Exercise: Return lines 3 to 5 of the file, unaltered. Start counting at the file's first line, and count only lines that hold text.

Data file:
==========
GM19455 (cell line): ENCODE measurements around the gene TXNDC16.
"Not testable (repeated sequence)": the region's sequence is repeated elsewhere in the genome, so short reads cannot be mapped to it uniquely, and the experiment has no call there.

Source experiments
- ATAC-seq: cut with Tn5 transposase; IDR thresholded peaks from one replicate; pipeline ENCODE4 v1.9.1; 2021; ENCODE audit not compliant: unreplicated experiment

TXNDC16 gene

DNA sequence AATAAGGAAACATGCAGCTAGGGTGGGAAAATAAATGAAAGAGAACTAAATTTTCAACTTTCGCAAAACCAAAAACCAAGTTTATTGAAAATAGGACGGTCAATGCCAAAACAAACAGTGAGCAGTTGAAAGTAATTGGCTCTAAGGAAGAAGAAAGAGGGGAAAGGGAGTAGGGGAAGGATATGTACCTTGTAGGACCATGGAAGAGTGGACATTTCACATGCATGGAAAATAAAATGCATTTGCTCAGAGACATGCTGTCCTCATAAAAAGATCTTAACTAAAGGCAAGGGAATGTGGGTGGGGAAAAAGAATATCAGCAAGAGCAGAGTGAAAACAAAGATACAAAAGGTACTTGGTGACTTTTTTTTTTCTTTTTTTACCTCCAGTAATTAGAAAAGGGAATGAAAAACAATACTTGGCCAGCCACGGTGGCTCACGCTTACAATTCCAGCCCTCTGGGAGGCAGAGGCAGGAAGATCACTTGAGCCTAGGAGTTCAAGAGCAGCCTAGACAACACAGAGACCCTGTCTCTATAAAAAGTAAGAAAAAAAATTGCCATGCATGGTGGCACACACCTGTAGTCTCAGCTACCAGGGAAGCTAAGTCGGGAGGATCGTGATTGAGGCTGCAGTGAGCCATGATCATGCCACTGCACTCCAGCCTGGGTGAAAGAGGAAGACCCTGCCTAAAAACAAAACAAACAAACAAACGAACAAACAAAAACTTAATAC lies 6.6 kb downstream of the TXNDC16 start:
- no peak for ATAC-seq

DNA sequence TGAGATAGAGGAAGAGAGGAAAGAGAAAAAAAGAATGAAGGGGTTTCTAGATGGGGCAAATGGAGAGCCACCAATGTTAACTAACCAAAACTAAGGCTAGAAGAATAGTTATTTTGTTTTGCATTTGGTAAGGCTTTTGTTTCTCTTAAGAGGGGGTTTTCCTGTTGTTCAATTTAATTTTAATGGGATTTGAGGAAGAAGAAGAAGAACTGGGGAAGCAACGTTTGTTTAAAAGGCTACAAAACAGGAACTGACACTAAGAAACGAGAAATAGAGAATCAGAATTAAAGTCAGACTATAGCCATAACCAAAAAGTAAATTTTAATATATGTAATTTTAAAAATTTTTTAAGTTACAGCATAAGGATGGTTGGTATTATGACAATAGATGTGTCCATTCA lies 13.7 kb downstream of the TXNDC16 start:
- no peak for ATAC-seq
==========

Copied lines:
Source experiments
- ATAC-seq: cut with Tn5 transposase; IDR thresholded peaks from one replicate; pipeline ENCODE4 v1.9.1; 2021; ENCODE audit not compliant: unreplicated experiment

TXNDC16 gene